PW: Aw man! It can get wild! Teams complain about how wild our fans get. Road games against Auburn or LSU are crazy. I can remember my first experience playing in the swamp at Florida. It was sooo loud! You couldn’t hear anything! All you could hear was your ears ringing.
MT: How do you not jump offsides when you are near the endzone?
PW: You have to stay disciplined or you will be on the sideline. You never get used to the noise, but you just have to make sure you do the right thing or it will cost your team. I just made sure I led by example.
MT: Who is your favorite athlete?
PW: Ray Lewis and Terrell Owens. No one is perfect, but these two go about their game in a true disciplined and professional manner. Their work ethic is second to none. Terrell Owens gets the job done, no matter what people say about him. He can play the game and that’s all that matters to me. Ray Lewis is still one of the best linebackers. I think he’s the best that ever played. He consisitently goes out there and makes plays.
MT: Why is it important for athletes to give back? Do you plan on doing so when you enter the NFL?
PW: Yes sir! I do plan on giving back. Athletes have got to understand that they didn’t get to where they are by themselves. They were blessed in some sort of way. I don’t care if it was a coach, a fan, an adminstrator or whomever. Someone positive is always there. I thank God everday for that. It’s very important for athletes to understand that there’s a child somewhere who is looking at their every move.
MT: Do you aspire to be the best defensive player of all time?
PW: Yes sir! I will make a difference in the NFL. I don’t want to be compared to Ray Lewis, Vilma or Urlacher. I want them to say my name. When I was younger I used to say I wanted to be like Emmit Smith or Michael Irvin. I then decided to become my own man and strive to be the best in every single way possible. On one of the IQ tests, a question asked: “What do you want, fame or fortune?” I want fame. I want to be in the Hall of Fame. No one can take that from you. Fortune means nothing to me. People go bankrupt all the time. Nothing is guaranteed financially. You could die tomorrow and what would you money be? Absolutely nothing!
MT: What motivates you in the weight room?
PW: In order to be the best, you have to possess all the qualities and to become the complete player that I want to be. That’s what motivates me every single day.
MT: Who was your closest teammate and how did your teammates and coaching staff help you during your career at Ole Miss?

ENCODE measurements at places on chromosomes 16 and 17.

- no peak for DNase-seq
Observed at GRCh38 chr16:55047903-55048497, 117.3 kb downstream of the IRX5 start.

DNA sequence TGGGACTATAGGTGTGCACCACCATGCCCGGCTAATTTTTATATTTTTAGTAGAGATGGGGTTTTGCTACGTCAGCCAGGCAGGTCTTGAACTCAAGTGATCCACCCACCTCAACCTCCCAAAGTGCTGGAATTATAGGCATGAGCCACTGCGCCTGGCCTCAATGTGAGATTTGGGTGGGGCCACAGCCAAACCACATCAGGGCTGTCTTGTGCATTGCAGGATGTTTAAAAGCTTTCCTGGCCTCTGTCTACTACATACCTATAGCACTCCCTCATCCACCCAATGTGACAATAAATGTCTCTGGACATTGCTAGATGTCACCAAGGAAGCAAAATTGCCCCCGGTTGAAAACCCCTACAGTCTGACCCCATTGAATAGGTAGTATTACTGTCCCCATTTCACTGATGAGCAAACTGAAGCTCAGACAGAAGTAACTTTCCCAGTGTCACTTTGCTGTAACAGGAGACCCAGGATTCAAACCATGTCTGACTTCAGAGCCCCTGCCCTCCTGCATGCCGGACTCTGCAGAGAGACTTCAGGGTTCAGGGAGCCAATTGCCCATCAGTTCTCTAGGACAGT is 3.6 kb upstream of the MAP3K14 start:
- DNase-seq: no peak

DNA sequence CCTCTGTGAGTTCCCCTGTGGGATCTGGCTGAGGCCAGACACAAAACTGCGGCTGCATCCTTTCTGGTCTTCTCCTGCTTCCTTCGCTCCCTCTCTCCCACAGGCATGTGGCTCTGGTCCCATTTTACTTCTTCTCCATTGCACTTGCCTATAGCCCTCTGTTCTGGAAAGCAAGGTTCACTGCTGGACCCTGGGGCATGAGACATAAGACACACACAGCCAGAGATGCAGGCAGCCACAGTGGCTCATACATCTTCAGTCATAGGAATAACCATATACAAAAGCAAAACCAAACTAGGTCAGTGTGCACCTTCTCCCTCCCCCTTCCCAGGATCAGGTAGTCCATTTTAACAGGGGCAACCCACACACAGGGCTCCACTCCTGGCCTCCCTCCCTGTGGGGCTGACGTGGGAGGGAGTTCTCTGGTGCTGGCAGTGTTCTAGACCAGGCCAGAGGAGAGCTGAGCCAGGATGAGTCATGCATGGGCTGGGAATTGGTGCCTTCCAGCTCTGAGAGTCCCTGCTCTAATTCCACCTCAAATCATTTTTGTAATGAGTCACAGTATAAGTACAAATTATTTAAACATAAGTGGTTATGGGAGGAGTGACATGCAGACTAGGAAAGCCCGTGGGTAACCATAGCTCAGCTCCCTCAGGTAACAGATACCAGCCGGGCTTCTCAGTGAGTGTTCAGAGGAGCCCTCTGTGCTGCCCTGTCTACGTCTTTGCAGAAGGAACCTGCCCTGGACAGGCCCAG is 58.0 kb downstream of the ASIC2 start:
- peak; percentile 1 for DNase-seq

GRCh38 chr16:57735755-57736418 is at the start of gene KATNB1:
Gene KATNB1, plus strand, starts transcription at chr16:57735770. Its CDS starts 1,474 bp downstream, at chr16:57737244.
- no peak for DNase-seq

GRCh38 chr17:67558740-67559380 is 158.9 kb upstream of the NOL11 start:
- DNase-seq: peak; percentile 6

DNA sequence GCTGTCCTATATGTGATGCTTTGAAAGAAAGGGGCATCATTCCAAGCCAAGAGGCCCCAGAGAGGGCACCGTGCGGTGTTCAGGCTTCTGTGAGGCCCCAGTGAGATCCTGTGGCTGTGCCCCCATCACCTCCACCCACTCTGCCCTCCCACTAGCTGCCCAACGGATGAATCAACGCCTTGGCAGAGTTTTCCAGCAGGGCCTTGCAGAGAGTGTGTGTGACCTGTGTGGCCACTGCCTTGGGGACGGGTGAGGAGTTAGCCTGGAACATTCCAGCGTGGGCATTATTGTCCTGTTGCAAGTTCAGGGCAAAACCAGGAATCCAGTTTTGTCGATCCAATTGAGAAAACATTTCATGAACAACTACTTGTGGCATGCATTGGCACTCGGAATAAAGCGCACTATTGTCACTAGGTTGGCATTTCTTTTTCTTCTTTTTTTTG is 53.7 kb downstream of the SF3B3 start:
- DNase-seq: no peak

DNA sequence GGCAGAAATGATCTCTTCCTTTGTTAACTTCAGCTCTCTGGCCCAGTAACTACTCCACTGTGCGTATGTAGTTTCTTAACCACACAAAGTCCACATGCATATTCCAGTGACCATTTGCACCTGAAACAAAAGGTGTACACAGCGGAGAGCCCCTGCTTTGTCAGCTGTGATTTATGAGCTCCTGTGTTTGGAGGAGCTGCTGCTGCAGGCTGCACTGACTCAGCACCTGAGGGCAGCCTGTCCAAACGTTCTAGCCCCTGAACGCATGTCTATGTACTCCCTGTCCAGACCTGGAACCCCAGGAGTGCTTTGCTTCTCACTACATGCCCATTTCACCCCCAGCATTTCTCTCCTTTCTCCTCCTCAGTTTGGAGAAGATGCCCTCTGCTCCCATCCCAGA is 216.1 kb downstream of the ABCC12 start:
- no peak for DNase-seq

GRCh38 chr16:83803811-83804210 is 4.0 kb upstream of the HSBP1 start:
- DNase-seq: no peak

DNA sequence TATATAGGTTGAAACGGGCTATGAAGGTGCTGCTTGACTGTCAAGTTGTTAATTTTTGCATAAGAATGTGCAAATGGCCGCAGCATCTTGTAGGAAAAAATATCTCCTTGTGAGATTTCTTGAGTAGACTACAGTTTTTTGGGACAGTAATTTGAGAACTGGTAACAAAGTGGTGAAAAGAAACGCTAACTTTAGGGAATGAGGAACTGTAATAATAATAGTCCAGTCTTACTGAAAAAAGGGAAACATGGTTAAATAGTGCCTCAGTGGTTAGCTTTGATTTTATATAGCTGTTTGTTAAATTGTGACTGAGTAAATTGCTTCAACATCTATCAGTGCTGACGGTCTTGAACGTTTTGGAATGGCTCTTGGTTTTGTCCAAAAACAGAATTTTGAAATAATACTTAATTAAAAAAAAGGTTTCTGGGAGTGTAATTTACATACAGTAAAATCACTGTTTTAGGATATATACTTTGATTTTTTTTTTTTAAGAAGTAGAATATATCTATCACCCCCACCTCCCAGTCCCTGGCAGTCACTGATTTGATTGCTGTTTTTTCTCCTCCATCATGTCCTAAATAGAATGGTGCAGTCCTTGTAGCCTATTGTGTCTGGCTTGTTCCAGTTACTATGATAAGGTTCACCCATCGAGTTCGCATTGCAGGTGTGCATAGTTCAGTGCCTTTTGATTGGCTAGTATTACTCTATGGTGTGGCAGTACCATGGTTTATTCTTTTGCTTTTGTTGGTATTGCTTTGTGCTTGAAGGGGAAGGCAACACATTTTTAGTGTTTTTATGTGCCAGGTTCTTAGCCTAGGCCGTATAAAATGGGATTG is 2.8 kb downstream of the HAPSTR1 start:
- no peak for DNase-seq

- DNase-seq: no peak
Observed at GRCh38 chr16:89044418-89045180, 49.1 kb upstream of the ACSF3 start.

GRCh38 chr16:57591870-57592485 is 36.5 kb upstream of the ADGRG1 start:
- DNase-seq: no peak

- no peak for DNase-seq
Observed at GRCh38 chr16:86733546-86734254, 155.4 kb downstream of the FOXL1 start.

PW: I had a lot of great teammates. The one I’m closest too and hang around the most is Jamarca Sanford (SS). When he came in as a freshman, I didn’t know him that well, but after a while we got to know each other and have become really good friends. He’s my brother. We have a new coaching staff now, but they as well as the previous staff were great. They really informed me of my job and what it would take to become a better player. Coaches have really been good to me in time of need. Coach Cutcliffe called my house, sent me letters and really put himself out there when my brother passed. I’ve been blessed to be surrounded by good people.
MT: Describe what kind of man Coach Cutcliffe is?
PW: Coach Cut was a laid back coach. There’s really not too much to say besides he is a really good man. He really believes in the Lord. Whenever someone has that kind of faith, you want to surround yourself with them. I have a lot of respect for him.
MT: In terms of talent, who are some of the players you admire across the country?
PW: I got to meet a lot of players being on the preseason All America team. Calvin Johnson is an amazing player. He’s not just a great athlete and player, he’s a good man. I got to meet Ted Ginn Jr. and Troy Smith when they picked the Playboy All America team. They were fun to watch. I also met Adrian Peterson. He’s doing his thing. So is Dwyane Jarrett. I named all offensive players because I really don’t pay attention to the defensive players. I try to keep my head on right and not follow or pick up on something another defensive player does. It keeps my emotions out of it.
MT: What’s the hot joint making your speakers pop?
PW: Not one thing in particular. I listen to all kinds of music. I really couldn’t tell you one.
MT: Do you have a favorite video game?
MT: What’s it going to be like playing Madden with you actually in the game? Are you in the college game?
PW: Yes, I am. Growing up, you say one day I wanna be on TV. You say I wish I could be on a video game. To be one of the best players and be in the game is one of the greatest feelings.
MT: I feel like I know you Patrick. Your story is incredible. Like I said before, I’m truly proud of your many distinguished accomplishments. Keep your head up bruh! The light is shining on you. Stay in touch when you get to the NFL!
PW: I most definitely will sir. Thanks for the interview.
*Note: Patrick was drafted 11th by the San Francisco 49ers in the first round.